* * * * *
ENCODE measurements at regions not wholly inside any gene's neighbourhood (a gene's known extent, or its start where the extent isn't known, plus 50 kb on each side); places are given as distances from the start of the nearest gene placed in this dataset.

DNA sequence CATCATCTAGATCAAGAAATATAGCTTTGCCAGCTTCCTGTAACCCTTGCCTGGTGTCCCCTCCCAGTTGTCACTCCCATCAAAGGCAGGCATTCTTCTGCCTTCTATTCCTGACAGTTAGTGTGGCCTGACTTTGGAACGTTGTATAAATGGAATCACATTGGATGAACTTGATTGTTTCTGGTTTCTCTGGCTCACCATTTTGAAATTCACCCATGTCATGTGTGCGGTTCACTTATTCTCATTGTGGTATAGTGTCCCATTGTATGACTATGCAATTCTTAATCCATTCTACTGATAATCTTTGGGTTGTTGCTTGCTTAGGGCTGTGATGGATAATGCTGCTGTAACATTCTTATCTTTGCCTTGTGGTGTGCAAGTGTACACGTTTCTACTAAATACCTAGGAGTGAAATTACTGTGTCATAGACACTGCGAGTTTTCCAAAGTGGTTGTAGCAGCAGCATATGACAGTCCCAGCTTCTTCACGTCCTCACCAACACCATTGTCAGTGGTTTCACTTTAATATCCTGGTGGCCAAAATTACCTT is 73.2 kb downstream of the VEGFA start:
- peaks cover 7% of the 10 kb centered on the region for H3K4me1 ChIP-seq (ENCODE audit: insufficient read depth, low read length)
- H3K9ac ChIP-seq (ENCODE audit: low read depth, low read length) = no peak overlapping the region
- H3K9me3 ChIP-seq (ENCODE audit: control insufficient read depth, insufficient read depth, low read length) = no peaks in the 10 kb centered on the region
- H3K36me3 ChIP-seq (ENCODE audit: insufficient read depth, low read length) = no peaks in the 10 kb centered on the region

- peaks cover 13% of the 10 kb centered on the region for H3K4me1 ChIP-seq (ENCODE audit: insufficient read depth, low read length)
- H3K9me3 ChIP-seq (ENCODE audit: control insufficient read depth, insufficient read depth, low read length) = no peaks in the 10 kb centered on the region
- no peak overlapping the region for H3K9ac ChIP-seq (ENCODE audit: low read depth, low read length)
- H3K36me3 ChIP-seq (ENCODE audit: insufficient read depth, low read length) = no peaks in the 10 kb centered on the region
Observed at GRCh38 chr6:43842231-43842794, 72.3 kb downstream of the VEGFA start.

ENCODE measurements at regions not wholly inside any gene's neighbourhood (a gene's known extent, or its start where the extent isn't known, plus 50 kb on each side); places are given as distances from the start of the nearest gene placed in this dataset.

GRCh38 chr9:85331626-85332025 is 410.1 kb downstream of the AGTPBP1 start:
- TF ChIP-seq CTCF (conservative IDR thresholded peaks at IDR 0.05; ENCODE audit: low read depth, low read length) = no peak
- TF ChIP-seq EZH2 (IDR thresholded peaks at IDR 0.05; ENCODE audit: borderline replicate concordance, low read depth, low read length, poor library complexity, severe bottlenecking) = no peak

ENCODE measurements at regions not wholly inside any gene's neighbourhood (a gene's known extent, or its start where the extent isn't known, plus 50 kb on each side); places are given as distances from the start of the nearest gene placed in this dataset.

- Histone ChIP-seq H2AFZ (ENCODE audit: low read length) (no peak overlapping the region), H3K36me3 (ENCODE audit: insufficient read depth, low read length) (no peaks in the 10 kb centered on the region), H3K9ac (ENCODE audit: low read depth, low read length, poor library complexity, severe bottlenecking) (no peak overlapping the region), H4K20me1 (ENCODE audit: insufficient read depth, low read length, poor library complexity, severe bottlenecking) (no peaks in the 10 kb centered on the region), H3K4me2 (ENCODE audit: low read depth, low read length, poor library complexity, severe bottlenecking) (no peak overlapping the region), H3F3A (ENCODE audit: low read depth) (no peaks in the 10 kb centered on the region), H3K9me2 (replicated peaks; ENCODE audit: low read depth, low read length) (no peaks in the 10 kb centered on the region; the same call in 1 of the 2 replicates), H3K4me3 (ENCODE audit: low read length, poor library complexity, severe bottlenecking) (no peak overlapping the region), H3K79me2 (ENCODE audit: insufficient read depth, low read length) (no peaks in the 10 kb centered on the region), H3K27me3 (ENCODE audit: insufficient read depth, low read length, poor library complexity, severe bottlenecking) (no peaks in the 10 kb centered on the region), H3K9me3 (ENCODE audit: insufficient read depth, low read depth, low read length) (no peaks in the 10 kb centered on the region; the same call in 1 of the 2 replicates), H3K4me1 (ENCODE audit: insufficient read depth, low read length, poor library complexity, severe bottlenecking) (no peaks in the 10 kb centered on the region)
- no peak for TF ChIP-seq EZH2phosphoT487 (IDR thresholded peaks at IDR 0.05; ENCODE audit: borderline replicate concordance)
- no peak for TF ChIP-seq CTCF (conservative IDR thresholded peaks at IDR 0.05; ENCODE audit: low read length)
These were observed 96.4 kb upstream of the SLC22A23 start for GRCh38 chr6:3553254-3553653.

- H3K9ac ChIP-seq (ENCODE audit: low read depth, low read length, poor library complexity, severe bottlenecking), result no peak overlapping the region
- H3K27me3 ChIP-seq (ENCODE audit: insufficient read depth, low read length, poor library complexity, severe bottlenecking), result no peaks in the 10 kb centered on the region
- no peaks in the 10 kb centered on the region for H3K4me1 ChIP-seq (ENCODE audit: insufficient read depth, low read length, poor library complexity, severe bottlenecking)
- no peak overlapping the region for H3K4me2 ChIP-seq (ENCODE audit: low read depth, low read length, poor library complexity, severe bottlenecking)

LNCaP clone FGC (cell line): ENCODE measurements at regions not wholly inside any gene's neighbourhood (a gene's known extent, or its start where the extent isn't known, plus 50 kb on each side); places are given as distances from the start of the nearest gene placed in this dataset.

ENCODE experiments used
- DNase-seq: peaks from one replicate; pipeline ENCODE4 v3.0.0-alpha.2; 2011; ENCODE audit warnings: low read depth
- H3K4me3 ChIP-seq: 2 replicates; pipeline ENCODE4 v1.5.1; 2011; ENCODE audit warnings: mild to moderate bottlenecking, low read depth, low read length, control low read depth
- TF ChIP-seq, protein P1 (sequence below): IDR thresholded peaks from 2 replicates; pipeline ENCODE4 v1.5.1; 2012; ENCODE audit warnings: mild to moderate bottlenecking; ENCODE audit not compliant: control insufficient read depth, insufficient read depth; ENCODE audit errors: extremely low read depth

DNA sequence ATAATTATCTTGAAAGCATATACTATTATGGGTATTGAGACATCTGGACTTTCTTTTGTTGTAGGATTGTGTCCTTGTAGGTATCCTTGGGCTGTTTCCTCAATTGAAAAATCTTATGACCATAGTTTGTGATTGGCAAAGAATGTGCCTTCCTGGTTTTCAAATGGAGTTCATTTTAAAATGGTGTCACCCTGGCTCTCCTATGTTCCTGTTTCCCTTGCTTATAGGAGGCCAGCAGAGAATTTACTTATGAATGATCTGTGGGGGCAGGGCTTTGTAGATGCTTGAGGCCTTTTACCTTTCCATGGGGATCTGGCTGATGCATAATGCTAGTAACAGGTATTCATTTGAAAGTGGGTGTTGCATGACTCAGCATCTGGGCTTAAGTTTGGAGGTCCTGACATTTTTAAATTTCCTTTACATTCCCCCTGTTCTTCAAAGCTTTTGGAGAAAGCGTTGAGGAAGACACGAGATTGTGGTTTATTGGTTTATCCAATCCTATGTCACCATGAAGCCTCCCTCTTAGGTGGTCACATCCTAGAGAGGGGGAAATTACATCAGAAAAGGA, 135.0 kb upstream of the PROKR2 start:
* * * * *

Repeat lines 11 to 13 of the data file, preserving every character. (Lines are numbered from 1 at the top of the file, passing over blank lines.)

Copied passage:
Observed at GRCh38 chr6:43842231-43842794, 72.3 kb downstream of the VEGFA start.

ENCODE measurements at regions not wholly inside any gene's neighbourhood (a gene's known extent, or its start where the extent isn't known, plus 50 kb on each side); places are given as distances from the start of the nearest gene placed in this dataset.

GRCh38 chr9:85331626-85332025 is 410.1 kb downstream of the AGTPBP1 start: